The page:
‘Exploited’ workers at Indian factories supplying Tesco, Sainsbury’s, M&S and Ralph Lauren say they don’t get toilet breaks and are being made to sleep on factory floors
- BBC investigation uncovers poor conditions for staff supplying UK high street
- Worker claims she works 22-hour days sleeping between 3am and 5am on floor
- Another said: ‘We don’t get time to drink water on shift. We barely get time to eat’
- M&S, Tesco, Sainsbury’s and Ralph Lauren have said they are shocked by claims
Workers producing clothing for Marks and Spencer, Tesco, Sainsbury’s and Ralph Lauren in India claim they are ‘treated like slaves’ and sometimes forced to work 22-hour days or face the sack, an investigation revealed today.
Some staff working in south Indian factories have alleged that they are often only allowed to sleep on the factory floor for two hours before starting their working day again.
Others claim they are denied food, water and toilet breaks while producing clothes for British supermarkets and high streets, the BBC reported today, but the corporation chose not to name the factories to protect the identities of the whistleblowers.
One female worker said: ‘We’re made to work continuously, often through the night, sleeping at 3am then waking up by 5am for another full day. Our bosses don’t care. They’re only bothered about production’.
Another woman said: ‘We don’t get toilet breaks, we don’t get time to drink water on shift. We barely get time to eat lunch. They’ve increased our workload. We’re forced to stay late to finish it – or they yell at us and threaten to fire us. We’re scared as we don’t want to lose our jobs’.
Factory workers in India (file picture) have claimed they are working long hours in poor conditions for some of Britain’s biggest retailers
She claimed that if they do get to use the canteen, managers will stand behind them and blow a whistle when they must go back to work.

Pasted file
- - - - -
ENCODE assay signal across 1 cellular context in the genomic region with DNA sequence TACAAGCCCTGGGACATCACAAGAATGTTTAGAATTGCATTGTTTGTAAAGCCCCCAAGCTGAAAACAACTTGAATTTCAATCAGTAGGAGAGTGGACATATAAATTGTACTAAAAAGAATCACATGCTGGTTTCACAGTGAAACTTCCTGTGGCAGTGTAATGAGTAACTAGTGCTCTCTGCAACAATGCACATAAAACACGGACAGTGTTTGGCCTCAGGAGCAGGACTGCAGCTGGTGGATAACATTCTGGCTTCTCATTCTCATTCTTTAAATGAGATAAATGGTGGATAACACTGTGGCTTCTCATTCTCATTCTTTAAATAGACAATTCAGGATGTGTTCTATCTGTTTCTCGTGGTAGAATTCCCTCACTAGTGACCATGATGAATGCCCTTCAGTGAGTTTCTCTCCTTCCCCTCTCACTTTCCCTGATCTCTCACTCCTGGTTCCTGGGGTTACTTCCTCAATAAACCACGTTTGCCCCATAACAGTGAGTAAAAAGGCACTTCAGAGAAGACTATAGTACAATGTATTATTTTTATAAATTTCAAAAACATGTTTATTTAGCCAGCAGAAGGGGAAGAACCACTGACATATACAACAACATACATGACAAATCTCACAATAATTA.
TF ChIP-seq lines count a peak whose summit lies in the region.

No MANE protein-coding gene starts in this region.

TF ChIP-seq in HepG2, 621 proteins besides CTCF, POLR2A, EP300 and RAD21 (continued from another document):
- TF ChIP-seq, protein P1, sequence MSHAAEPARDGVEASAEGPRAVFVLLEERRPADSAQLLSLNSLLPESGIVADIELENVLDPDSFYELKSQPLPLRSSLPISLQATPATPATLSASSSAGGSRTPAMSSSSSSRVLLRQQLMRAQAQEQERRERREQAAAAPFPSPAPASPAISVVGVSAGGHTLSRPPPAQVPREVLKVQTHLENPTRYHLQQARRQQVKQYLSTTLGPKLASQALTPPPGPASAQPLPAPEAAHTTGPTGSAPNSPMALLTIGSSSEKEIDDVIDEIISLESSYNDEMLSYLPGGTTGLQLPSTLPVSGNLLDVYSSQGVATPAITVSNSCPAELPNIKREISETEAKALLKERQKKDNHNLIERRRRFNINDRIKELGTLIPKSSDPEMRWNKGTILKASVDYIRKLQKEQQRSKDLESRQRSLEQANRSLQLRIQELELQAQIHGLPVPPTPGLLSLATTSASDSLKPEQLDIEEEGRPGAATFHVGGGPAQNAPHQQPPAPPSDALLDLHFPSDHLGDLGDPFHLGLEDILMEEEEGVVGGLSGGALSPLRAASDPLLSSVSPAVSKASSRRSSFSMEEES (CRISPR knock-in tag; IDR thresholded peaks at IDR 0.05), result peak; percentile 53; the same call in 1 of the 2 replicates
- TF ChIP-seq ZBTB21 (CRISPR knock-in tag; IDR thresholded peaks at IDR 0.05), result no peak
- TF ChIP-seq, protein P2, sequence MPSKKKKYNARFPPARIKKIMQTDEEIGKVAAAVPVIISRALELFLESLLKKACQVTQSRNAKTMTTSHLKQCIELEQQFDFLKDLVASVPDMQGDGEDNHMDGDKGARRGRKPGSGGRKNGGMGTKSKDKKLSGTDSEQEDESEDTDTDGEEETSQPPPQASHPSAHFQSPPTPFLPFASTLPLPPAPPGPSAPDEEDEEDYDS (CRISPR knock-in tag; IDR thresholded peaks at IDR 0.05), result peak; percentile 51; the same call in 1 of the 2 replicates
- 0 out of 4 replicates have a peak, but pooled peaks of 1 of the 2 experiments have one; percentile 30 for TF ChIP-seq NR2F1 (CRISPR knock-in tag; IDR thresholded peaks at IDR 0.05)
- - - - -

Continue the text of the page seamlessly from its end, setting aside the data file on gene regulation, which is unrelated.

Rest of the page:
In one factory there is one ‘terrifying’ boss known as the ‘master’, who is particularly abusive to staff, it is alleged.
One worker said: ‘The supervisor always shouts at us. If we make any error in stitching, I’ll be taken to the master who is very scary. The master will start swearing and shouting at us. It’s a terrifying experience’.
A widow, who has several children she needs to support with her wages, added: ‘They ask us to work so late I can’t even feed my children at night. They shouldn’t treat us like slaves, they should give us respect’.
M&S, Tesco, Sainsbury’s and Ralph Lauren have said they are shocked by the claims and are working with the factories to remedy any problems for staff.
In a factory used by Ralph Lauren, staff claim they can’t go home and have to sleep on the floor.
M&S and Tesco say they have been troubled by the BBC investigation and are working to improve conditions after auditing their factories
The fashion giant said in a statement: ‘We require all of our suppliers to meet strict operating standards to ensure a safe, healthy and ethical workplace, and we conduct regular third-party audits at all factories’.
The three British retailers caught up in the scandal are members of the Ethical Trading Initiative, which is meant to protect factory staff from poor working conditions.
Sainsbury’s said in statement that it was ‘insisting on a number of actions the supplier must take in order for us to continue to work with them’ and will ‘continue to closely monitor the site’.
Tesco said it was ‘deeply troubled’, adding: ‘We don’t tolerate any abuse of workers’ rights and fully investigated these allegations as soon as we were made aware’.
M&S claims it ‘undertook an immediate unannounced audit’ of its Indian sites and did find ‘identified overtime working practices that are not acceptable’, but claims that there was no evidence that staff were denied toilet breaks or water.